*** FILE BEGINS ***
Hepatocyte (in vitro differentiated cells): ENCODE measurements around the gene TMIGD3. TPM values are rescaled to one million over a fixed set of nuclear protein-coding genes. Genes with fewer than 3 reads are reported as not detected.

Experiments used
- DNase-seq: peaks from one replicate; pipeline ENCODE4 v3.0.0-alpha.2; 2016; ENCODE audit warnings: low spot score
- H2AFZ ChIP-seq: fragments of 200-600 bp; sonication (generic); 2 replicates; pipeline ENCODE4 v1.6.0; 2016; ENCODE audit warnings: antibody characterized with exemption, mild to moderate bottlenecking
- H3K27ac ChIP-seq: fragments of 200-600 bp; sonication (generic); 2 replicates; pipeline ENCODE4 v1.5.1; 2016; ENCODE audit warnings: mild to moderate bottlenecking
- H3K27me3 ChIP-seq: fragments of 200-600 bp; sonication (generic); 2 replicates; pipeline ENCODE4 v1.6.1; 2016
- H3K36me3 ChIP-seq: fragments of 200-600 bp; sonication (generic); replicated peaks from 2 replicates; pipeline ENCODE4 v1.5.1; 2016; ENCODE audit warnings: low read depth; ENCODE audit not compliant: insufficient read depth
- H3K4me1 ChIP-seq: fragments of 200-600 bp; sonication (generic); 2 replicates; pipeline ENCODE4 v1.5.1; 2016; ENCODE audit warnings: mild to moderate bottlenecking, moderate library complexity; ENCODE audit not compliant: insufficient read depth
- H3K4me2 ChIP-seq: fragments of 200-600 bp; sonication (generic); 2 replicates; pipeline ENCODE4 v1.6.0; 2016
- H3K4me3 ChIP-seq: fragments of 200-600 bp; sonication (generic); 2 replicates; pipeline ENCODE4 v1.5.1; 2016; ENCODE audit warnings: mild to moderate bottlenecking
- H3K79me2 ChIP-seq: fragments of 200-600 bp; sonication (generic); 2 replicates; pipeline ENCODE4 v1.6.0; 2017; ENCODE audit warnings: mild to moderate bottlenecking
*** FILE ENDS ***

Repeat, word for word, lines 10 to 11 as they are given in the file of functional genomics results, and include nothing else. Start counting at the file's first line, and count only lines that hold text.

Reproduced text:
- H3K4me3 ChIP-seq: fragments of 200-600 bp; sonication (generic); 2 replicates; pipeline ENCODE4 v1.5.1; 2016; ENCODE audit warnings: mild to moderate bottlenecking
- H3K79me2 ChIP-seq: fragments of 200-600 bp; sonication (generic); 2 replicates; pipeline ENCODE4 v1.6.0; 2017; ENCODE audit warnings: mild to moderate bottlenecking